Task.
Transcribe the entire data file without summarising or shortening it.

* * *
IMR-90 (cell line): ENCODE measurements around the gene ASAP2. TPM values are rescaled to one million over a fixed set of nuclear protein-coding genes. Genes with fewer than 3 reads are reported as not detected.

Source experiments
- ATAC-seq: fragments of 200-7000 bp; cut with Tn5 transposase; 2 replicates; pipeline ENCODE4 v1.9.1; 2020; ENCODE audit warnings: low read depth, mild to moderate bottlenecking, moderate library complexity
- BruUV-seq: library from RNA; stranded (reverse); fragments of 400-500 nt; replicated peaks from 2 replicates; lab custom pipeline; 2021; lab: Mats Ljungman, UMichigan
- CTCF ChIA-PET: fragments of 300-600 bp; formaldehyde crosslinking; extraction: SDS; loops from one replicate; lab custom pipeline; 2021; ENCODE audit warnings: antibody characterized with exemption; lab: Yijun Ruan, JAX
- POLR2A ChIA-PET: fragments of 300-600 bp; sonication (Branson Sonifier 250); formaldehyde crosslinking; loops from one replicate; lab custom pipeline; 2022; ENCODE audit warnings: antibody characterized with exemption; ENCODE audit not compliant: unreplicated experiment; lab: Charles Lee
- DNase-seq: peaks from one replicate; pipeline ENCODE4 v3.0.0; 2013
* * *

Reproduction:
IMR-90 (cell line): ENCODE measurements around the gene ASAP2. TPM values are rescaled to one million over a fixed set of nuclear protein-coding genes. Genes with fewer than 3 reads are reported as not detected.

Source experiments
- ATAC-seq: fragments of 200-7000 bp; cut with Tn5 transposase; 2 replicates; pipeline ENCODE4 v1.9.1; 2020; ENCODE audit warnings: low read depth, mild to moderate bottlenecking, moderate library complexity
- BruUV-seq: library from RNA; stranded (reverse); fragments of 400-500 nt; replicated peaks from 2 replicates; lab custom pipeline; 2021; lab: Mats Ljungman, UMichigan
- CTCF ChIA-PET: fragments of 300-600 bp; formaldehyde crosslinking; extraction: SDS; loops from one replicate; lab custom pipeline; 2021; ENCODE audit warnings: antibody characterized with exemption; lab: Yijun Ruan, JAX
- POLR2A ChIA-PET: fragments of 300-600 bp; sonication (Branson Sonifier 250); formaldehyde crosslinking; loops from one replicate; lab custom pipeline; 2022; ENCODE audit warnings: antibody characterized with exemption; ENCODE audit not compliant: unreplicated experiment; lab: Charles Lee
- DNase-seq: peaks from one replicate; pipeline ENCODE4 v3.0.0; 2013